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Sunday, August 08, 2010

A committment to fairness

Yesterday's Daily Telegraph has a detailed and interesting interview with Vince Cable in which he lays out his intention to replace tuition fees with a progressive graduate tax and restates his commitment to fairness:

This mantra of fairness is central to his beliefs. He is often cited as the Lib Dem most likely to quit the cabinet on a policy issue, so what are his "red line" issues that might provoke such an exit?

"I worked for some years to get us committed in our party to what we call fair taxes, lifting low-paid people out of tax, we got that in the coalition agreement and it was in the first budget. So I'm content that that's being carried forward."

Later on Mr Cable returns to the subject of "fair taxes", when asked what he would consider a success after five years as business secretary. He even goes much further than Labour ministers ever dared by using the "R" word (redistribution) and spelling out exactly what he means – "a tax system that means people at the bottom end of the scale pay less and at the top end of the scale pay more."

Changes in the Budget this summer allow Mr Cable to claim this is the case now, but there could be trouble ahead if Mr Osborne, for example, scraps Labour's 50 per cent top rate for the highest earners, or introduces a more generous Inheritance Tax regime, both of which he has said he wants to do.

Fair tax appears to be a much more important touchstone for Mr Cable than his party's key demand of changes to the voting system in general elections, which will be the subject of a referendum next year. Despite intense pressure from Tory backbenchers who want to keep the current "first past the post" system on David Cameron at the very least to change the day on which the referendum will be held (currently it is planned on the same day as local elections, which its opponents say increases the chances of a 'yes' vote), Mr Cable appears to rule out any U-turn, saying there is a "settled agreement on the timing."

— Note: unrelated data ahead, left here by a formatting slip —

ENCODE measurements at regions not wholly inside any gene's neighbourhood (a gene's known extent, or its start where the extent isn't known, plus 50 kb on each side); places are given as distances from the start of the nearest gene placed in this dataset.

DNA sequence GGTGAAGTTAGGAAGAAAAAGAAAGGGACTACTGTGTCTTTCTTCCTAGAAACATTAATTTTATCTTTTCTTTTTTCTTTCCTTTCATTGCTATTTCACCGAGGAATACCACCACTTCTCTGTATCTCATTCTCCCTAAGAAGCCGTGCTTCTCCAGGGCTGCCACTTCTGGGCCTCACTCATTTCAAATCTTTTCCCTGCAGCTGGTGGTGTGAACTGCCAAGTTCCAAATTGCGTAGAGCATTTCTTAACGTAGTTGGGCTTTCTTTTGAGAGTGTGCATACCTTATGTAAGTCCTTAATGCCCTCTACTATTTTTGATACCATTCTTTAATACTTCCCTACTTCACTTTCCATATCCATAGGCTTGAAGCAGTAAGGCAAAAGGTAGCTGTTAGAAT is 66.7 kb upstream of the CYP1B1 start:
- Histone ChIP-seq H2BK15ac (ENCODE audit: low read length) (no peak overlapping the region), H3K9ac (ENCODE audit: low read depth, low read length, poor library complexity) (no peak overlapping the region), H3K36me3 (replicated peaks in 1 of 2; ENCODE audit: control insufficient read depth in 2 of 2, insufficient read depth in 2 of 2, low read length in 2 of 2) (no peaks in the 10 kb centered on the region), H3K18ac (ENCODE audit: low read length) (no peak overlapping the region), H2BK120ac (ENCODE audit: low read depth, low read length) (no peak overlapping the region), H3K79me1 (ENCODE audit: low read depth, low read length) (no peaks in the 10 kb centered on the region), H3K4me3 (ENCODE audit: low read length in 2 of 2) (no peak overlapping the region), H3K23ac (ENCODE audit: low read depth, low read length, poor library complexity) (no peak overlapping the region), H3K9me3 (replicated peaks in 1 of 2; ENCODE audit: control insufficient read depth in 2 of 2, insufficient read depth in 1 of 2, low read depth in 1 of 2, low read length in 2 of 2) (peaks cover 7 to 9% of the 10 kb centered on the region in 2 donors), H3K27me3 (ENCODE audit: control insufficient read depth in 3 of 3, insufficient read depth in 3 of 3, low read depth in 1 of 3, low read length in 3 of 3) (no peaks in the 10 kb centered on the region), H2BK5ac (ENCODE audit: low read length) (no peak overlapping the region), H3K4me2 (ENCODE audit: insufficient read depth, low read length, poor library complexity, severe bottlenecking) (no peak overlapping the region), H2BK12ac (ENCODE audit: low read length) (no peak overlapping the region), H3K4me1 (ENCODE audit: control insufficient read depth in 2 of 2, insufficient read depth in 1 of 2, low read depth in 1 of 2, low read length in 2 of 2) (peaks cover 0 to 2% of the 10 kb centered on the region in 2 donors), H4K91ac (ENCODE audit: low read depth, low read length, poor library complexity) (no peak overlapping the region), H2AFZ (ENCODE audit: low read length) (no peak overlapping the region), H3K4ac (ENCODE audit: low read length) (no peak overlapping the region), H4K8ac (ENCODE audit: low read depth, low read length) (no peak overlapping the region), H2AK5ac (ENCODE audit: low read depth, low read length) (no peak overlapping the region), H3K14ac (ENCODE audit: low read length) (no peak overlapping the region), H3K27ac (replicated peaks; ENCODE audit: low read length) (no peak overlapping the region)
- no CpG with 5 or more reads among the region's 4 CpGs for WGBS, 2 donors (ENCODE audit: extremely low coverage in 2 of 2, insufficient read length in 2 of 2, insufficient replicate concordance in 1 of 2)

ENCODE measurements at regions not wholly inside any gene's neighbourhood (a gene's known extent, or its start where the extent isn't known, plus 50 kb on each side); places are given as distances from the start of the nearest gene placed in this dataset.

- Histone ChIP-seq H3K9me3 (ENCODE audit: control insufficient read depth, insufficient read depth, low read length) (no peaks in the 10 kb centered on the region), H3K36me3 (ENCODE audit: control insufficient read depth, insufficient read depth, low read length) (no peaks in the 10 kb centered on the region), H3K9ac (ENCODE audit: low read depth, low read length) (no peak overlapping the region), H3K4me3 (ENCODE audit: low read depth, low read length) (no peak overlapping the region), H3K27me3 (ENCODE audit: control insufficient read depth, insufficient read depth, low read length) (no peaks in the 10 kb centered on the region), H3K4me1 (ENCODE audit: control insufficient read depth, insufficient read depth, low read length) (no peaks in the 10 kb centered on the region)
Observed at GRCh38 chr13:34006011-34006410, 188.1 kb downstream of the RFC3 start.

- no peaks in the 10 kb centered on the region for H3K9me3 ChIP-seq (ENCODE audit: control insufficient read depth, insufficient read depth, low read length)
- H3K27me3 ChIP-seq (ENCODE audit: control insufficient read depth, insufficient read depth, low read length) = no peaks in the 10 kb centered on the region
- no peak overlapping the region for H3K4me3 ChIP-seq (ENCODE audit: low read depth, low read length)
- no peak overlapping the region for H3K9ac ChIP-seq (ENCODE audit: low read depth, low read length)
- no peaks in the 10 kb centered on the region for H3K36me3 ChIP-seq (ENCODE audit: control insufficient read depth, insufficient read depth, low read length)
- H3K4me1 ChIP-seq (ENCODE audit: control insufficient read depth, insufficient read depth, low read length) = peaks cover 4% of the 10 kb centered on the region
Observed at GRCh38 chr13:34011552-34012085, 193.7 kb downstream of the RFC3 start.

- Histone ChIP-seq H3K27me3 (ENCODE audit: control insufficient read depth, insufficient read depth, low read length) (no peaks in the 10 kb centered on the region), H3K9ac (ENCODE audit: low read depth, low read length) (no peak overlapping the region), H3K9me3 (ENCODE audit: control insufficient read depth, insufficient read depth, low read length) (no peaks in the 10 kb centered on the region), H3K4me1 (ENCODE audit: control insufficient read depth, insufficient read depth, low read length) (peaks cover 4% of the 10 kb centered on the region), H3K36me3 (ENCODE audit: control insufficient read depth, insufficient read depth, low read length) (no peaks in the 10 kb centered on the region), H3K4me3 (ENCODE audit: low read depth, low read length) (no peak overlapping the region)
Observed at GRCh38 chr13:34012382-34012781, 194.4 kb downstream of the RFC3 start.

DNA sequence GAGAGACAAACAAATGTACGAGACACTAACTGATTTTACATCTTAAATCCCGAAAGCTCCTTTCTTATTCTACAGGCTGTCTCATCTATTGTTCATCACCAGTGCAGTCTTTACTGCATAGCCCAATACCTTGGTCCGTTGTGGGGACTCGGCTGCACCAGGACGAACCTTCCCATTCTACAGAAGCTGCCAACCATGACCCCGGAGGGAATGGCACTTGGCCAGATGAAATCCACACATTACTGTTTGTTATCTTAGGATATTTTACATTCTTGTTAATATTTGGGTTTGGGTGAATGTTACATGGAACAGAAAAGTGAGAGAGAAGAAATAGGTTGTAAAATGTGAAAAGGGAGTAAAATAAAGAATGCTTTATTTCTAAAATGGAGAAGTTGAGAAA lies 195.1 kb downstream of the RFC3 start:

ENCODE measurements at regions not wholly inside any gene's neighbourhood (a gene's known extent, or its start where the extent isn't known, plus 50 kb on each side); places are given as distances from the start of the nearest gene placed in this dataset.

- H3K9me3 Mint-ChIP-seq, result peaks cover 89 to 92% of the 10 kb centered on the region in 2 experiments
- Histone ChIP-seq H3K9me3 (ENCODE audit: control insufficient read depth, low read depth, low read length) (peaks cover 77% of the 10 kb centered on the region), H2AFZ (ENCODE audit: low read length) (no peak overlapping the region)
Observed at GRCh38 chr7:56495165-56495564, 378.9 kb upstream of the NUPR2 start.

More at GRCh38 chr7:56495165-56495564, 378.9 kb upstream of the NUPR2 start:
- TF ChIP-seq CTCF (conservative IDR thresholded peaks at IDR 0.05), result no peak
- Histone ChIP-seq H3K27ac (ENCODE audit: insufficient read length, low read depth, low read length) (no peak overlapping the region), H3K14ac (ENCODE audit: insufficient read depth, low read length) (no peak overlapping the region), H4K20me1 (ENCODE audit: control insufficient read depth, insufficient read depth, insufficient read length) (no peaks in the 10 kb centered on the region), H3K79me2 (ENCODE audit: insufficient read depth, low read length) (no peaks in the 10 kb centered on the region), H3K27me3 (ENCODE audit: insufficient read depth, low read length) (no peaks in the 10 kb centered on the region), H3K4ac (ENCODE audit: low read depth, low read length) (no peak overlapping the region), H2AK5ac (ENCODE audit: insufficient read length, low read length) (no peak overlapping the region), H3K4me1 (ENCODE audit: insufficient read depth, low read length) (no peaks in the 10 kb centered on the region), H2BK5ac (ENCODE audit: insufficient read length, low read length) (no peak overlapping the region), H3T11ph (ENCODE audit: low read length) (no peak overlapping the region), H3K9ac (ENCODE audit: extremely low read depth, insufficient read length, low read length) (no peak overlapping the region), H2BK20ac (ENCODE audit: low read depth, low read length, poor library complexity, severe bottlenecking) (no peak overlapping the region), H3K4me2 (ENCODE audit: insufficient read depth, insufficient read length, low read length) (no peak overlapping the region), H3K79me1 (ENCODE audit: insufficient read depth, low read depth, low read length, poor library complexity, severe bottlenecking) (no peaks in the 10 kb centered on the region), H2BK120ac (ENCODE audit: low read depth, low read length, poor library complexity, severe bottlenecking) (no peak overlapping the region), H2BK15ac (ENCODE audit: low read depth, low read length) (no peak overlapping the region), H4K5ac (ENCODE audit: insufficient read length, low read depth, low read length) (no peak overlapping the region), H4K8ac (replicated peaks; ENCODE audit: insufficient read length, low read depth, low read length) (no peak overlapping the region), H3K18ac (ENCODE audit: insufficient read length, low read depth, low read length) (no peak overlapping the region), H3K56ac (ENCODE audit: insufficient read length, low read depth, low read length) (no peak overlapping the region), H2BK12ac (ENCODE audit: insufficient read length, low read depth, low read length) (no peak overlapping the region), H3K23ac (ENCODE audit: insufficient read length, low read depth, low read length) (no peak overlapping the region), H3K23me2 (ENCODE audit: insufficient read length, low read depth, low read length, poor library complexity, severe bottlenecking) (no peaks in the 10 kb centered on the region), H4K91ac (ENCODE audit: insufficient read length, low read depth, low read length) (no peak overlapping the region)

However, the referendum is not, he says, a deal breaker for the coalition. "Nobody's ever suggested that that's an issue which will see us [the Lib Dems] collectively walk out if we don't get what we want. As I see it, it's a five year partnership, this is quite an important part of it but there are an awful lot of other things going on as well."

I was quite interested in his views on social housing, which very much reflect my own. The paper says that Vince is decidedly lukewarm about Mr Cameron's plans to end the automatic right of unlimited tenure for council house tenants. He agrees that there is no harm in discussing these ideas, but identifies the key issue to be one of supply.
A 'commitment to fairness'? Interesting use of language from a politician I had previously (make that 'prior to the Coalition agreement')rated as credibly honest. There is no 'fairness' in the Coalition Budget. The pain of the ideological cuts proposed by the Lib Dems and the Conservatives will disproportionately strike at women and the poor.
Then again perhaps I should not be surprised. Wasn't it Mr Cable who suddenly - such is the effect of proximity to power - did a volte face re his pre-election warnings of a 'double-dip recession' should Cameron and Osbourne gain power?
There is nothing fair about this Coalition Government.
Actually a report from the Institute of Fiscal Studies as well as the Treasuries own figures show that the overall impact of the budget is that it is broadly progressive with most of the cuts hitting the better off. See http://peterblack.blogspot.com/2010/06/impact-of-budget.html for more detail.
if Mr Osborne [...] introduces a more generous Inheritance Tax regime [...] which he has said he wants to do.

A major Conservative argument for this is that it would allow more people to pass on their property to their children. It is, of course, wrong for people who rent to be allowed to do this.
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